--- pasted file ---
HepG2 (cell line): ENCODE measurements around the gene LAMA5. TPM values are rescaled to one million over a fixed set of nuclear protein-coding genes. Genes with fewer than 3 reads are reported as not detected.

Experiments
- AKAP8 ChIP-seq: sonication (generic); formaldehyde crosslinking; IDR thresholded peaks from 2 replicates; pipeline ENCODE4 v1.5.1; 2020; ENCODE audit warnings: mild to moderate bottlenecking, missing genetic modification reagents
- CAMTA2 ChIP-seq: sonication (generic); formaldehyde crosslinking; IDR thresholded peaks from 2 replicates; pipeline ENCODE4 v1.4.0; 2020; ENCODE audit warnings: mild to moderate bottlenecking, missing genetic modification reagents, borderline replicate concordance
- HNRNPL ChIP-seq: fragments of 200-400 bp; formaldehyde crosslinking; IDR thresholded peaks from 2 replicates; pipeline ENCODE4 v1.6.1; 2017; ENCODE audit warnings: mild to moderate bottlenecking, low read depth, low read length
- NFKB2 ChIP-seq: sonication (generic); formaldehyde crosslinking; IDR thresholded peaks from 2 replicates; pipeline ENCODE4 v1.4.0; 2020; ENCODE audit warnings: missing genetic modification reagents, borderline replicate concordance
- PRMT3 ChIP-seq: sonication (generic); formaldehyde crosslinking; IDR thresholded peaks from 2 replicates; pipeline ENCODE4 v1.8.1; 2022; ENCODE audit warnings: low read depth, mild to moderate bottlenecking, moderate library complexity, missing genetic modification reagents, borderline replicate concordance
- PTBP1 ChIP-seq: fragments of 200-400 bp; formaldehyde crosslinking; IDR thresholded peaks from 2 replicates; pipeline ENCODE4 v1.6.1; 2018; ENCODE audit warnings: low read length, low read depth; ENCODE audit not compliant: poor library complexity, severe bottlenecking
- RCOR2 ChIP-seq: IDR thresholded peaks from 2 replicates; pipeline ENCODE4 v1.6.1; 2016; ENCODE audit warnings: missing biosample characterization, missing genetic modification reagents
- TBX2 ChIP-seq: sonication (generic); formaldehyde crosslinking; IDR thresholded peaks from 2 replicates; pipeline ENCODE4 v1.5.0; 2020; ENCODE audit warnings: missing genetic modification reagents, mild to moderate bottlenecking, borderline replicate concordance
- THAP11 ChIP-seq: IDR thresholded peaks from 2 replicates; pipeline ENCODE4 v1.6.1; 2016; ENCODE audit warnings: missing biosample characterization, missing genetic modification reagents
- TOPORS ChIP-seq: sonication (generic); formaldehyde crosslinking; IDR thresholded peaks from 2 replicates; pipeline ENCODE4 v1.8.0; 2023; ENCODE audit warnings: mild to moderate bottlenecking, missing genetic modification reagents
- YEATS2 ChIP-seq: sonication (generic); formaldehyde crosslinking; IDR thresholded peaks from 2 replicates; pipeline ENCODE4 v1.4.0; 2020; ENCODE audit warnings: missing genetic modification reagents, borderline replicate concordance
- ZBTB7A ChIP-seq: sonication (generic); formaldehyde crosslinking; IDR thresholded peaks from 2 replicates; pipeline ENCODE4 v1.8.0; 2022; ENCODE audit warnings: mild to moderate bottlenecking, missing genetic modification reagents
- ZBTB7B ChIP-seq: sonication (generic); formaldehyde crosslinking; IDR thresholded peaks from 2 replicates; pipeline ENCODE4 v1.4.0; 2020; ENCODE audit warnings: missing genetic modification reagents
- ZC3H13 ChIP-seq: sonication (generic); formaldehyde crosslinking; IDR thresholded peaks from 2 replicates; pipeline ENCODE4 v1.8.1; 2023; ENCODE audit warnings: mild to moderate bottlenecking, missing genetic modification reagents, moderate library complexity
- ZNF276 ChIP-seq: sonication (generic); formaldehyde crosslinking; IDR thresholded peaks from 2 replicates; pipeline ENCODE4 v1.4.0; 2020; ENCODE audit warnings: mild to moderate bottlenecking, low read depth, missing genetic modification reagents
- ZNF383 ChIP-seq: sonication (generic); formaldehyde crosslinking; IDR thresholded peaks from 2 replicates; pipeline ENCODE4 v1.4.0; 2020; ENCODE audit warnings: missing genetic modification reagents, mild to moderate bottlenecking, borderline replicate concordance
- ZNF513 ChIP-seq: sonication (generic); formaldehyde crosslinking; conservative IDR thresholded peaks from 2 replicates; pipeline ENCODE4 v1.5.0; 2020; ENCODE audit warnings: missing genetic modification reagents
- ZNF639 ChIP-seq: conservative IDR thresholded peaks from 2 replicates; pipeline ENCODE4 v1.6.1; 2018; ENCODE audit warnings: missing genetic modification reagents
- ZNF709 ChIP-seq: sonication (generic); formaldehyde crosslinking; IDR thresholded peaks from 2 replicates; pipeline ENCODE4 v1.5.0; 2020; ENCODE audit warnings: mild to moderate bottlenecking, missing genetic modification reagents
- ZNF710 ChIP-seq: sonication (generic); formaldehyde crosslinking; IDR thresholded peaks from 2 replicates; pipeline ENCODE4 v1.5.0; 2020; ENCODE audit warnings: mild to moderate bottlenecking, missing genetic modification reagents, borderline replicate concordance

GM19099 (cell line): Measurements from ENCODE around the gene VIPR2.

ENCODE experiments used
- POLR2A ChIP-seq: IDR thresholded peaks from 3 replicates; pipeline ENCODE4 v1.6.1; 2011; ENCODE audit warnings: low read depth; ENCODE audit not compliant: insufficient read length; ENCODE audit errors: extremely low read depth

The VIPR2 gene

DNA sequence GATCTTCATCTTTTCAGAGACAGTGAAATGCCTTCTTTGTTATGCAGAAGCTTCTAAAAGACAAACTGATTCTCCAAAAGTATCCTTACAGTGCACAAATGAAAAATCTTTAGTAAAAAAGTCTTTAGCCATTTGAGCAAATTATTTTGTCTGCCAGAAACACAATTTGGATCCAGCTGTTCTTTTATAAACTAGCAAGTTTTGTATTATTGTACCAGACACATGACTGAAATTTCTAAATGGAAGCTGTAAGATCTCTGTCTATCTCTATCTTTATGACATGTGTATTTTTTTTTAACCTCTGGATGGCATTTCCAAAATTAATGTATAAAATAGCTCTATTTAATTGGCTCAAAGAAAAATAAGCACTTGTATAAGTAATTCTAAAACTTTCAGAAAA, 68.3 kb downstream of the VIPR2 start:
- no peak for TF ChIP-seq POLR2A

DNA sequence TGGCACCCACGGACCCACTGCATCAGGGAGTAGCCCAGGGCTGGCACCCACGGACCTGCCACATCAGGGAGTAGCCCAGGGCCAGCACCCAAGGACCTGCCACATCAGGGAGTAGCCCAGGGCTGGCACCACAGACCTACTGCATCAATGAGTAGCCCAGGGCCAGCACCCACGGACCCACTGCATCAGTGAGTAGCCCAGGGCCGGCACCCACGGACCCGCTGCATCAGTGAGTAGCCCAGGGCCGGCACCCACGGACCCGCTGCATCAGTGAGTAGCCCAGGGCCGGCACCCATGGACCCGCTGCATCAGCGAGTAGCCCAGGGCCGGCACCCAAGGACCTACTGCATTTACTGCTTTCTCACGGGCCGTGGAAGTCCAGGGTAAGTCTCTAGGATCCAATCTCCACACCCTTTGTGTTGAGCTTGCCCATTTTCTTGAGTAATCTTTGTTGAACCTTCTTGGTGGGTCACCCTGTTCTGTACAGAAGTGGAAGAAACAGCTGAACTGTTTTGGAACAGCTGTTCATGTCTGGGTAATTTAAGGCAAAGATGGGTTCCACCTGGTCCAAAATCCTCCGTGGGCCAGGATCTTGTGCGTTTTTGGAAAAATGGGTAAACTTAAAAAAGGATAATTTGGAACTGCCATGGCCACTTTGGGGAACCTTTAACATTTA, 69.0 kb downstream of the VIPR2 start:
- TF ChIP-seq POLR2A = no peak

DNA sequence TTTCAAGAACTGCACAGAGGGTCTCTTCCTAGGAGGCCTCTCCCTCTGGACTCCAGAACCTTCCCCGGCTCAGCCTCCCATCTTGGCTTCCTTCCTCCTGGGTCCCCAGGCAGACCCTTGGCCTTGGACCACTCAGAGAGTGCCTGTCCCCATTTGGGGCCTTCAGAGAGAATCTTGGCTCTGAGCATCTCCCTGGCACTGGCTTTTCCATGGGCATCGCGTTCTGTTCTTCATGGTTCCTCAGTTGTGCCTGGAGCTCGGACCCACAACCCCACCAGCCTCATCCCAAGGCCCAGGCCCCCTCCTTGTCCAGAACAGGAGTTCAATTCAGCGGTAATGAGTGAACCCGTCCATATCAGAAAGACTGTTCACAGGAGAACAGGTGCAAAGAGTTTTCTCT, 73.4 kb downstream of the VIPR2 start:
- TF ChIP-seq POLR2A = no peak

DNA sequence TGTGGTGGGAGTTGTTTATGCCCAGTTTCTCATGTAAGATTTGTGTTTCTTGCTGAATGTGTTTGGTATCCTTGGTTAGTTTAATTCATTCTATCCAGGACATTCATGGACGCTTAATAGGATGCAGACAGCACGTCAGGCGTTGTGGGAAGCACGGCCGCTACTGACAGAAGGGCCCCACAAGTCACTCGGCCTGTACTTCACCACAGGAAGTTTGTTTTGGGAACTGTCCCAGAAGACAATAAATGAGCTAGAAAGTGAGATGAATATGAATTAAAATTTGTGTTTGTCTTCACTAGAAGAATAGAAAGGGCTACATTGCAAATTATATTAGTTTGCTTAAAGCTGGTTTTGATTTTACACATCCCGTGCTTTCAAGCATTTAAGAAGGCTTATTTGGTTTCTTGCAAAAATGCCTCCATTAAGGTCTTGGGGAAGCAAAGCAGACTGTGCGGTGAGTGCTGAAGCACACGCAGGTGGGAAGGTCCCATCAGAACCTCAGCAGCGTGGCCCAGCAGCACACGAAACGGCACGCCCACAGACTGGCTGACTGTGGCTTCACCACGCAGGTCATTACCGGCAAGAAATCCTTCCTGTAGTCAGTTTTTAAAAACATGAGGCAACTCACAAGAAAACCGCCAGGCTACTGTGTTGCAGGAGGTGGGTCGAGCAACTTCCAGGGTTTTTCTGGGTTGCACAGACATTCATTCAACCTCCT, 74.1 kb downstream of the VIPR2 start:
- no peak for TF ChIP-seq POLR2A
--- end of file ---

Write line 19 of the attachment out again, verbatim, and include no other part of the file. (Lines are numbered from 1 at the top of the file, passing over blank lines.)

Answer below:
- ZNF513 ChIP-seq: sonication (generic); formaldehyde crosslinking; conservative IDR thresholded peaks from 2 replicates; pipeline ENCODE4 v1.5.0; 2020; ENCODE audit warnings: missing genetic modification reagents